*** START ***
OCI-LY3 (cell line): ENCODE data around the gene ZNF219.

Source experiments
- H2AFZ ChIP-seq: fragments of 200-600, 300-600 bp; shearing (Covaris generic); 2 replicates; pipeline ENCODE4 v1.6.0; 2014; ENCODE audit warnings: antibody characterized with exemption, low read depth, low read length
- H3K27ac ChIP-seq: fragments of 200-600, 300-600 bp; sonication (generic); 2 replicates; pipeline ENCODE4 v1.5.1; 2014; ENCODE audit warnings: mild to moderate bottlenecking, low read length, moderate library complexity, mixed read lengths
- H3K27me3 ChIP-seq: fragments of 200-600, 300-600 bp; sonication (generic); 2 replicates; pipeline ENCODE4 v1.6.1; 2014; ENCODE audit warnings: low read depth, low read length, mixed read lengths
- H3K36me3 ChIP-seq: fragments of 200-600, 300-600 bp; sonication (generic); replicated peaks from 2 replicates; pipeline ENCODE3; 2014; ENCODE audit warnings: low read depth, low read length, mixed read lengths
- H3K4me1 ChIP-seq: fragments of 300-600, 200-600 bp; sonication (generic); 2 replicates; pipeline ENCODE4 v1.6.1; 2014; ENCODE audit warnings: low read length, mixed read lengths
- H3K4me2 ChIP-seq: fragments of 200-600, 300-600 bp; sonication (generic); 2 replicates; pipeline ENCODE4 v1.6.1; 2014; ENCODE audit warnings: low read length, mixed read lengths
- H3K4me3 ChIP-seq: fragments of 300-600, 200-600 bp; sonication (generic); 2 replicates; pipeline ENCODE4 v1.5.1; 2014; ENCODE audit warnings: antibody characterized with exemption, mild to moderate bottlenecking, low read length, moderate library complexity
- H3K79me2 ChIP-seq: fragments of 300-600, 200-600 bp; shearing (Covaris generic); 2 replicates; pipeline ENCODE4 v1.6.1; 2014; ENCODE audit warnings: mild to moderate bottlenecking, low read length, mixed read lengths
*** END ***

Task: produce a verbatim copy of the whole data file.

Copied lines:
OCI-LY3 (cell line): ENCODE data around the gene ZNF219.

Source experiments
- H2AFZ ChIP-seq: fragments of 200-600, 300-600 bp; shearing (Covaris generic); 2 replicates; pipeline ENCODE4 v1.6.0; 2014; ENCODE audit warnings: antibody characterized with exemption, low read depth, low read length
- H3K27ac ChIP-seq: fragments of 200-600, 300-600 bp; sonication (generic); 2 replicates; pipeline ENCODE4 v1.5.1; 2014; ENCODE audit warnings: mild to moderate bottlenecking, low read length, moderate library complexity, mixed read lengths
- H3K27me3 ChIP-seq: fragments of 200-600, 300-600 bp; sonication (generic); 2 replicates; pipeline ENCODE4 v1.6.1; 2014; ENCODE audit warnings: low read depth, low read length, mixed read lengths
- H3K36me3 ChIP-seq: fragments of 200-600, 300-600 bp; sonication (generic); replicated peaks from 2 replicates; pipeline ENCODE3; 2014; ENCODE audit warnings: low read depth, low read length, mixed read lengths
- H3K4me1 ChIP-seq: fragments of 300-600, 200-600 bp; sonication (generic); 2 replicates; pipeline ENCODE4 v1.6.1; 2014; ENCODE audit warnings: low read length, mixed read lengths
- H3K4me2 ChIP-seq: fragments of 200-600, 300-600 bp; sonication (generic); 2 replicates; pipeline ENCODE4 v1.6.1; 2014; ENCODE audit warnings: low read length, mixed read lengths
- H3K4me3 ChIP-seq: fragments of 300-600, 200-600 bp; sonication (generic); 2 replicates; pipeline ENCODE4 v1.5.1; 2014; ENCODE audit warnings: antibody characterized with exemption, mild to moderate bottlenecking, low read length, moderate library complexity
- H3K79me2 ChIP-seq: fragments of 300-600, 200-600 bp; shearing (Covaris generic); 2 replicates; pipeline ENCODE4 v1.6.1; 2014; ENCODE audit warnings: mild to moderate bottlenecking, low read length, mixed read lengths